Of Shivers and Crystals: Musical Moments in Film
By Phil Powrie
Confucius reportedly said in The Book of Rites that music produces a kind of pleasure that human nature cannot do without.
Music in a film can affect us is the same way that it might affect us when we are listening to it without a visual track, in a concert hall or on record. The pleasure that we gain can be various. It can be low-key, a sense of belonging to a cultural community, say; it can be what we could call mid-key, the pleasure gained from appreciating its structural and modal complexities. And it can also be high-key; it can cause what psychologists call ‘frissons’ or shivers, bodily reactions that momentarily overwhelm us, generating extremes of pleasure often paradoxically felt as pain. It is so intense that it might make you want to see the sequence or the film again, to repeat the high point, to seek its significance, and also to listen time and again to the music, to repeat the pleasure of sound moulding your feelings.
Whereas film scholars have explored the way that music functions in films in considerable detail, particularly since the 1980s, and others such as Laura U. Marks and Vivian Sobchak have for some time explored the haptic in film, following the work of Gilles Deleuze and Maurice Merleau-Ponty, there has in general in film studies not been a sustained attempt to unravel the complexities of extreme haptic effects generated by or connected with music. This is perhaps because, to echo Claudia Gorbman’s well-known 1987 book, music in film is generally supposed to be ‘unheard’, the background to the all-important visual track.
So what on earth do you about a combination of image and music that rips you apart?
I sometimes wonder whether for academics there is something inherently suspicious about extreme pleasure that invades the body. Sobchak addressed this issue in work done at the turn of the millennium and published online in Senses of Cinema, later collected in her book Carnal Thoughts: Embodiment and Moving Image Culture (2004). She contrasts the strong and often emotive descriptions of affects resulting from film viewings that you might find in the popular press and the way that academics might ‘seem either embarrassed or bemused by bodies that often act wantonly and crudely at the movies’. Focusing largely on the visual, her work nonetheless helps us to consider the soundtrack.
I would argue that there is nothing to be ashamed of in the shivers delivered by extreme musical pleasures. Suspicious though we may be of extremes, and their ability to escape rationality, for all sorts of reasons we have a duty to explore them, be they musical or not. That work has now started, for example with Amy Herzog’s excellent Dreams of Difference, Songs of the Same: The Musical Moment in Film (University of Minnesota Press, 2009), which I recall in the title to this piece, or with Lisa Coulthard’s work addressing the intersection between music and sound.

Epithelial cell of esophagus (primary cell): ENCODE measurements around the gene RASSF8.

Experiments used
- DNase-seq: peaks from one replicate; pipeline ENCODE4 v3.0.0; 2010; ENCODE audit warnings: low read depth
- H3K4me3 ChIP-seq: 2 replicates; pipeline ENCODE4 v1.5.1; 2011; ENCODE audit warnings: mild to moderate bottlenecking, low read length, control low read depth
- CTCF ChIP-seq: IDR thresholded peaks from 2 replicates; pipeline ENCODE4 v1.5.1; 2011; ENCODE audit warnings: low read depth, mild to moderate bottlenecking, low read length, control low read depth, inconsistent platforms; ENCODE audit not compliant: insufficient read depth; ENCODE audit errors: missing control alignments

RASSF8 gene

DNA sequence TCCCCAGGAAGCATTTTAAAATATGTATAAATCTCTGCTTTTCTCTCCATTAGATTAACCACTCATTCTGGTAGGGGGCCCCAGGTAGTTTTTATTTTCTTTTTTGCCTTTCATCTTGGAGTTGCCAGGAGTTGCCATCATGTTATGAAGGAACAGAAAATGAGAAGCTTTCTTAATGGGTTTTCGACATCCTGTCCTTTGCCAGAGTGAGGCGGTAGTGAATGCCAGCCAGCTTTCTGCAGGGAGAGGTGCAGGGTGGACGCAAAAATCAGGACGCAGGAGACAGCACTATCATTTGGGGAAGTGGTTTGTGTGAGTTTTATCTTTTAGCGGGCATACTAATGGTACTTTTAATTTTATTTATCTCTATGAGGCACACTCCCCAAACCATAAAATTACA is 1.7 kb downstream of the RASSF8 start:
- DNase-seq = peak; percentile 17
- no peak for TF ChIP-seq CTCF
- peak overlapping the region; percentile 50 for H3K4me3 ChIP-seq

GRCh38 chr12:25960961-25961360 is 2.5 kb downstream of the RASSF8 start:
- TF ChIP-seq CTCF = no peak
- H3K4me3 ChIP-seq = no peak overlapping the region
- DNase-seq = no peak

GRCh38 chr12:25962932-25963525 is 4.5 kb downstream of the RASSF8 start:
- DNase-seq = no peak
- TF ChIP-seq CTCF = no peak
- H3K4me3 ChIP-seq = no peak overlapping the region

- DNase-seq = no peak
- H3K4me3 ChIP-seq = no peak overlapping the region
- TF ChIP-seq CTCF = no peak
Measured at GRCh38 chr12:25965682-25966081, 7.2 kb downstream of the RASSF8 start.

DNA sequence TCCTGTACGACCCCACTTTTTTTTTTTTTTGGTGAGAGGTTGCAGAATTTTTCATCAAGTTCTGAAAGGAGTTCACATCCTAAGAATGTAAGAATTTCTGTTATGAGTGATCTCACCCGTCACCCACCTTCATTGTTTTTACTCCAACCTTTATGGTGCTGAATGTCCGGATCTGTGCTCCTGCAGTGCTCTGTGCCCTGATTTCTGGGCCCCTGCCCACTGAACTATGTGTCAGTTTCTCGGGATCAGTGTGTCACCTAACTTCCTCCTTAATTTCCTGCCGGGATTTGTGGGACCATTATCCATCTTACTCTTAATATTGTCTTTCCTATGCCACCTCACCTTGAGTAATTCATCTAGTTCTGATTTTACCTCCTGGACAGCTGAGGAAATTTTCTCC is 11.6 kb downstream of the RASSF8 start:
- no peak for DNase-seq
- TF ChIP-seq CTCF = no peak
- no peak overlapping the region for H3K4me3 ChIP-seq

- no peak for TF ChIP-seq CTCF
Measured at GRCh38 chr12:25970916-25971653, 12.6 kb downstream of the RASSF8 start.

Important though their work is, these scholars do not attend to the musical moment that can seize you and deliver you into an almost epiphanic moment of extreme affect in which pleasure and pain commingle. This is something that I have tried to address in a recent book on what I have called, following Deleuze, the ‘crystal-song’. Much like his crystal-image, the crystal-song is the moment when music – it can be orchestral music as well as stricto sensu a ‘song’ – works with what we see to provoke shivers. Those shivers in my view occur when the narrative collapses on itself at the same time as it expands outwards, imploding and exploding at the same moment, layering temporality and effecting critical moments of change in the film.
The catch, of course, is that the combination of the music and the visual track might deliver a moment of extreme affect for me, but not for you. It is almost inevitably ‘personal’, and arguably not susceptible to rational analysis. It is hardly a reason not to investigate it though. The musical moments I am interested in impel me to argue that pleasure is too essential in all senses of the word to be left to the whims of individual specificities. They impel me to convince you that these moments of musical pleasure can be thought through and can illuminate. They impel me, finally, to affirm that, amongst other things, they make life worth living, that they can lead both to the examined life and to a life of superlative intensities.
Like Confucius, I cannot do without this kind of music, even if I have to admit somewhat ruefully that he probably wouldn’t have approved of this kind of pleasure.
Phil Powrie, September 2017
Phil Powrie is Professor of Cinema Studies at the University of Surrey, UK. He has published widely on French cinema and is the Chief General Editor of the journal Studies in French Cinema. His book Music in Contemporary French Cinema is available now.